Horizon (1964) Episode Scripts

N/A - A Time to Be Born

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'This woman is about to have a baby.
' HEARTBEA 'She's had her labour induced, 'artificially started by the use of a hormone, oxytocin.
'This hormone, fed into the bloodstream throughout labour, 'controls her contractions up to the moment of birth.
'In some hospitals, over half the expectant mothers are induced.
'The timing and progress of their labour is decided for them 'by their doctor.
For thousands of women, 'the experience of giving birth has been totally changed.
' I think, undoubtedly, our induction policy has changed.
I think we may be looking at the shape of obstetrics to come.
Um Something awfully nice about having a baby all by all by plan, shall we say - a nice night's sleep, comes up onto labour up onto the labour suite floor in the morning at nine o'clock, is simply induced, has it all over by tea-time, another night's sleep after it.
There's something cool, calm and collected about it.
'But not everyone agrees.
'Induction is the subject of a fierce debate 'among the medical profession.
'Many doctors are raising serious doubts about the safety 'of the technique, the necessity for so many inductions, 'and the desirability of high-technology birth.
' Women regard having a baby as a natural process, and why shouldn't they? It is a natural process, and generally speaking, it's a very safe one, and the role of the obstetrician is really to stand by and see that safety is maintained.
His role is not to produce safe conditions.
It does seem to me that we've got carried away with technology and that technology has now taken over.
It seems to me that we've reached the days of George Orwell's 1984 in 1974, and I am aghast at this.
Breathe through your mouth.
Give us a push.
'For every woman, the birth of her baby is a unique and special event.
' BABY CRIES Here you are.
Can you see him down here? 'But an increasing number of mothers are saying that induction of labour 'takes away their central role in the birth of their child.
'In the past, mothers had their babies when they were ready.
'Now the rapid spread of induction means babies can be planned 'to arrive on schedule when the hospital is ready.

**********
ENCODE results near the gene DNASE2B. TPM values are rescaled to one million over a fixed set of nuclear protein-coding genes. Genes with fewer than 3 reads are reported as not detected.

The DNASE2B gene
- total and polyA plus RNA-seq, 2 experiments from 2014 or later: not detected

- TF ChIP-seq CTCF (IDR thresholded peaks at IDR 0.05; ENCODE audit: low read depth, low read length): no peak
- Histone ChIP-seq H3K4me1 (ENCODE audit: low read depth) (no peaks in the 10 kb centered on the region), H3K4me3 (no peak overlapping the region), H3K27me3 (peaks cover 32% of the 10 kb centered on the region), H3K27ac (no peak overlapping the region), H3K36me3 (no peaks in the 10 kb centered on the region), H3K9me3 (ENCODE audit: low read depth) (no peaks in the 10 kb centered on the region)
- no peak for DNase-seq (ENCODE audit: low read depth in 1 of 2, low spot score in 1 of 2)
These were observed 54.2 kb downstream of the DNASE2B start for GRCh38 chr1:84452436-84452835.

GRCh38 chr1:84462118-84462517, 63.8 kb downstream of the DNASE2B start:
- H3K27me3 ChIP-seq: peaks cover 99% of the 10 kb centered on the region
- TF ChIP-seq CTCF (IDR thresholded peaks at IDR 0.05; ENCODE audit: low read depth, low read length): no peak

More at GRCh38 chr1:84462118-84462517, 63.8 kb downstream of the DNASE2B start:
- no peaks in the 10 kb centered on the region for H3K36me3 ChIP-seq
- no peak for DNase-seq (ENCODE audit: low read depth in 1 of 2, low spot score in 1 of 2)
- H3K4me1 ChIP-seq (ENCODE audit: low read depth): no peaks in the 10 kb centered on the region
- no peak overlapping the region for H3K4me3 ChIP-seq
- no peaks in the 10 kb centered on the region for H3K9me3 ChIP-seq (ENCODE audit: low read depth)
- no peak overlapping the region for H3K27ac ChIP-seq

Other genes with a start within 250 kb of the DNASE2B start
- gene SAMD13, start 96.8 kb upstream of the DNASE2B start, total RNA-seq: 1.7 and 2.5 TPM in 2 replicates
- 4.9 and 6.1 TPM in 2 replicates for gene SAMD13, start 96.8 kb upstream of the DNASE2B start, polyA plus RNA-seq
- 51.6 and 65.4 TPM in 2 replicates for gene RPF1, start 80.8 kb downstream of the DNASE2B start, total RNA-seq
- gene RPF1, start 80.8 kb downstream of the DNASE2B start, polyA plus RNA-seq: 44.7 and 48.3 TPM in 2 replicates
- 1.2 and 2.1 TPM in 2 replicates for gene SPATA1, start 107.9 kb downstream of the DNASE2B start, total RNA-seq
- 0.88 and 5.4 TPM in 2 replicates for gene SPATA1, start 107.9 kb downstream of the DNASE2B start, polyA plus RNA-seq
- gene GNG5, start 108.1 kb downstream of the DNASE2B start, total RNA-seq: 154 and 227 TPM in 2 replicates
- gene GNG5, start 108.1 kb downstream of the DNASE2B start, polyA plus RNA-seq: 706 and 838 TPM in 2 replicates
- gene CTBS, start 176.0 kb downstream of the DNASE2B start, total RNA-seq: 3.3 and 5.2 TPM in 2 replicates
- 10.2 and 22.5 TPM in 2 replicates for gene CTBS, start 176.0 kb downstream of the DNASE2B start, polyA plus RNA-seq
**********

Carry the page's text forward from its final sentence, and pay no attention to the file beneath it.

'Many mothers now feel they've been taken over by timetables 'and high technology.
' Come on, young man.
Over we go.
'In the last three or four years, 'more and more babies have been induced.
'Why has this happened? 'Why have so many obstetricians 'adopted a policy of intensive induction? 'At the John Radcliffe Hospital in Oxford 'is one of the pioneers of the technique, Prof Alec Turnbull.
' I think it became increasingly popular on the basis of work done on the risks of prolonged pregnancy in the late '40s and early '50s.
And it was shown then that a policy of selective induction in certain high-risk patients to avoid prolonged pregnancy did then reduce the chances of babies dying in these circumstances, and these were eminently preventable deaths, occurring in normal babies where the pregnancy had gone a way past term.
It seemed only sensible, then, to avoid this.
But, of course, in those days, we just did this in the highest-risk cases, and the instance of induction was still quite low, perhaps 15 or 20% at most.
Um Then a bit later, more work was done on improving the techniques of induction, and they are now really, by and large, very efficient, and I think it was that change which began to encourage obstetricians increasingly to use induction of labour in cases with a less high risk.
'It's two in the afternoon at the John Radcliffe Hospital.
PHONE RINGS Hello, John Radcliffe reception.
'The mothers booked for induction the next morning are checking in.
' - Can I have your name? - Christine Hanswell.
- Would you like to take a seat? - Thank you.
'The increased rate of inductions has led to planned deliveries, 'with a busy hospital schedule designed to deal with a prearranged 'number of births every day.
' Mrs Winand? One second.
'The natural pattern of childbirth has been changed by this.
'Most babies are now born during a nine-till-five working day.
'Fewer babies are born at night, fewer at weekends 'and fewer during public holidays, at Christmas, 'but even at this hospital, where the induction rate is 50%, 'doctors are asking questions.